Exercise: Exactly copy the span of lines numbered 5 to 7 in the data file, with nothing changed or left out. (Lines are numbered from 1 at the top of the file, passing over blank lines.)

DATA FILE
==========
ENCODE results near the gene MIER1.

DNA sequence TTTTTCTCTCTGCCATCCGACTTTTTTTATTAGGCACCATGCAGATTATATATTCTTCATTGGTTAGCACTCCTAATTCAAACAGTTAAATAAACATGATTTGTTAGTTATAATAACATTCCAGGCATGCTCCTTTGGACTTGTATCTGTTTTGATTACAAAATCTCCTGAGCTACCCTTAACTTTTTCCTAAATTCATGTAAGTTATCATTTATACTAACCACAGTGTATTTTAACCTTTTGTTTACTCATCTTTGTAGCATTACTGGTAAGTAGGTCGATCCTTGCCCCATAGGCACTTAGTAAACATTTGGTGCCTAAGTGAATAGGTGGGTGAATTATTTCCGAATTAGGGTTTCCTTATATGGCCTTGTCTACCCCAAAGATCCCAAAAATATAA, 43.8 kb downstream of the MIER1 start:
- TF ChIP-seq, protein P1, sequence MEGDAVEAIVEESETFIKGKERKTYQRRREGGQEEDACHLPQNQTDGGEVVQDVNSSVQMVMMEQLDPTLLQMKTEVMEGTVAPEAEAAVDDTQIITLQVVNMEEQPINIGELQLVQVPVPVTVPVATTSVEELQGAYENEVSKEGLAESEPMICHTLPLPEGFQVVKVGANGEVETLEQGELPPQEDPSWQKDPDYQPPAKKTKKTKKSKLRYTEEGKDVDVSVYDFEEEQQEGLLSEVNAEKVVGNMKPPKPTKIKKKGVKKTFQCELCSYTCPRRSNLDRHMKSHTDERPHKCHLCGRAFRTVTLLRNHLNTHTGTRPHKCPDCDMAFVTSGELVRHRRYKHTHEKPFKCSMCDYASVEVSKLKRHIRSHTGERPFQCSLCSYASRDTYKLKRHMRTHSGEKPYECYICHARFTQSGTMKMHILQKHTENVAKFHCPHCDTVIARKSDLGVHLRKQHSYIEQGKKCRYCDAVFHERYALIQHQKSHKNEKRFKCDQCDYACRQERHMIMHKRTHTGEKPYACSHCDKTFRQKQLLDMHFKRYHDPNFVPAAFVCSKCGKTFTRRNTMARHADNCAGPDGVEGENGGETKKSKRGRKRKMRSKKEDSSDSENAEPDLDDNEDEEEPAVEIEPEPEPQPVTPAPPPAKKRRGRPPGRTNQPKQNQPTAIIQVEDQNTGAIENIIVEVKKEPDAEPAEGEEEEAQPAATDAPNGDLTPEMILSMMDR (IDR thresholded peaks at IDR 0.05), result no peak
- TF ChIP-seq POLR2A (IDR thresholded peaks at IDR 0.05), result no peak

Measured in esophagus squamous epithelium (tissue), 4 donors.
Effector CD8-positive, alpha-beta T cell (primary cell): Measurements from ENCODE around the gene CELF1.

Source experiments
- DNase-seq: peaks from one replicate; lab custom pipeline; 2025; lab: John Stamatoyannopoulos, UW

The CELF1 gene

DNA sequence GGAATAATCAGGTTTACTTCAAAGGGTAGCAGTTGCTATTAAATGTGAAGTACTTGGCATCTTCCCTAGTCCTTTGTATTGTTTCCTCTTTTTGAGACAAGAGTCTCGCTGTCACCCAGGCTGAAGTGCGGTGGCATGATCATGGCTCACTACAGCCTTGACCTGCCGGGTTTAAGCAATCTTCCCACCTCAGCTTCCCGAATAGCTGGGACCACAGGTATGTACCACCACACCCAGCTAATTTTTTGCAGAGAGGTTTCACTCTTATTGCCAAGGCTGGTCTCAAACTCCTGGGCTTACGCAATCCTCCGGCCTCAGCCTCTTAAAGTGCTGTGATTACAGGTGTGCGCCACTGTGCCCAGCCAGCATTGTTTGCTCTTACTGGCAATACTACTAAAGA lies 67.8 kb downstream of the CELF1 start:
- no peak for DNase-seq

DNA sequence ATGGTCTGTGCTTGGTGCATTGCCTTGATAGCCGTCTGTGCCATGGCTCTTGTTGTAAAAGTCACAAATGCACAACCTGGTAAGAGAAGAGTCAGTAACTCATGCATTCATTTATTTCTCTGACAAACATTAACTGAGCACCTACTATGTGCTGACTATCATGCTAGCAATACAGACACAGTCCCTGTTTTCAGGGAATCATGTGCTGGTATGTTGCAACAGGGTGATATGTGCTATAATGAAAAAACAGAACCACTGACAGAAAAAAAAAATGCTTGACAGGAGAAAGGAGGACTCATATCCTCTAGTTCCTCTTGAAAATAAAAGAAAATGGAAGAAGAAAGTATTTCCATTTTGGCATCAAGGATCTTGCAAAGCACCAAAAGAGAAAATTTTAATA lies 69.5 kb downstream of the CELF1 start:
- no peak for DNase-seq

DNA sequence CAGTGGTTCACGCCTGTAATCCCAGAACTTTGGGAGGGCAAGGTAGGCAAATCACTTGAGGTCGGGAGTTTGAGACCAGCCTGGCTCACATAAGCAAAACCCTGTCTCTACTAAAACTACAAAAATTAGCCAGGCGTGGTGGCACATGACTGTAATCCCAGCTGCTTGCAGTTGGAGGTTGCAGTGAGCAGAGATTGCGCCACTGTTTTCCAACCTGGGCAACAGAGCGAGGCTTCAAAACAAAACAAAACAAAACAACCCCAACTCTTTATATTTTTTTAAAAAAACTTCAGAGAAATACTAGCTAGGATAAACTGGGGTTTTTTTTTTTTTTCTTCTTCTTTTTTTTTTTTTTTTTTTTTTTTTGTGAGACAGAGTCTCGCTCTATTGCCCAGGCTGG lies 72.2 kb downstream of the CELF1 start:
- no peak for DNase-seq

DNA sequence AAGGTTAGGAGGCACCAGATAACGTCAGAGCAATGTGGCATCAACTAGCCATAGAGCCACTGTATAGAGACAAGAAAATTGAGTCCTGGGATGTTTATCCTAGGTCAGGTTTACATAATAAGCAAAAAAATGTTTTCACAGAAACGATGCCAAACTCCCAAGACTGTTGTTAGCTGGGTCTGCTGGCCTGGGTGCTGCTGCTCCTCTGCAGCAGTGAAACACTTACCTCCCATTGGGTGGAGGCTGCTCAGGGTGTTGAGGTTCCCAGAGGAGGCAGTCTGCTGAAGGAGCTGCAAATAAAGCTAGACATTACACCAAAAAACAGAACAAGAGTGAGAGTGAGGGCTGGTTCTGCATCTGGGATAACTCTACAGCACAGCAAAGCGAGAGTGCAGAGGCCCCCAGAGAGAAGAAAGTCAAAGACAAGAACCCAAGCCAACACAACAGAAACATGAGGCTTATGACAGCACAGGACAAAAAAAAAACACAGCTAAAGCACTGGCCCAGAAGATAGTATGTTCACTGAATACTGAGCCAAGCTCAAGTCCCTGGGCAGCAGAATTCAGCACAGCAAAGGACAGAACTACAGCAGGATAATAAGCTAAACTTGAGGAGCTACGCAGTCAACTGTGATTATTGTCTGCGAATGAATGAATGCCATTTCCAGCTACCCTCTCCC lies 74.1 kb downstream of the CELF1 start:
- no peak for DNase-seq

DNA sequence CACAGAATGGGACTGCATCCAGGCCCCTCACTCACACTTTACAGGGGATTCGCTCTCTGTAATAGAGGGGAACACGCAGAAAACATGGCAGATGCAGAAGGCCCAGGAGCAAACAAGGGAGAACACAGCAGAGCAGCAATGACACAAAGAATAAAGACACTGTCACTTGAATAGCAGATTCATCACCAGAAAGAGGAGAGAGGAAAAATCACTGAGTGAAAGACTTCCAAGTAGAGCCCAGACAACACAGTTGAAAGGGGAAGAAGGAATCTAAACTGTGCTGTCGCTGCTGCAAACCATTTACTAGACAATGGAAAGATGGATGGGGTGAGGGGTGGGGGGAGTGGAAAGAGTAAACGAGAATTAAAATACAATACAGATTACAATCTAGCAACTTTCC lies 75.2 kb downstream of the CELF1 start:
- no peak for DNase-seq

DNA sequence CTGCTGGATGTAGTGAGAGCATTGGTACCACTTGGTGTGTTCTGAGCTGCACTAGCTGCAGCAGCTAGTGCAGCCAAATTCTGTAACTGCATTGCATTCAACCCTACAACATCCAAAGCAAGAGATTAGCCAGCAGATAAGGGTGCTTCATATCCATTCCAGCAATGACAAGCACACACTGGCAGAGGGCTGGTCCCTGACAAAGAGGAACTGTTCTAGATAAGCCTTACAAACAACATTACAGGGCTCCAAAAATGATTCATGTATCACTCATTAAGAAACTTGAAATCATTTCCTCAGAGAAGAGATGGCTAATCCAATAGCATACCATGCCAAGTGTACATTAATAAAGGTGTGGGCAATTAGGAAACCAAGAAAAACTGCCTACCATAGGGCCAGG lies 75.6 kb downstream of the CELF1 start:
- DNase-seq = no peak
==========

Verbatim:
Measured in esophagus squamous epithelium (tissue), 4 donors.
Effector CD8-positive, alpha-beta T cell (primary cell): Measurements from ENCODE around the gene CELF1.

Source experiments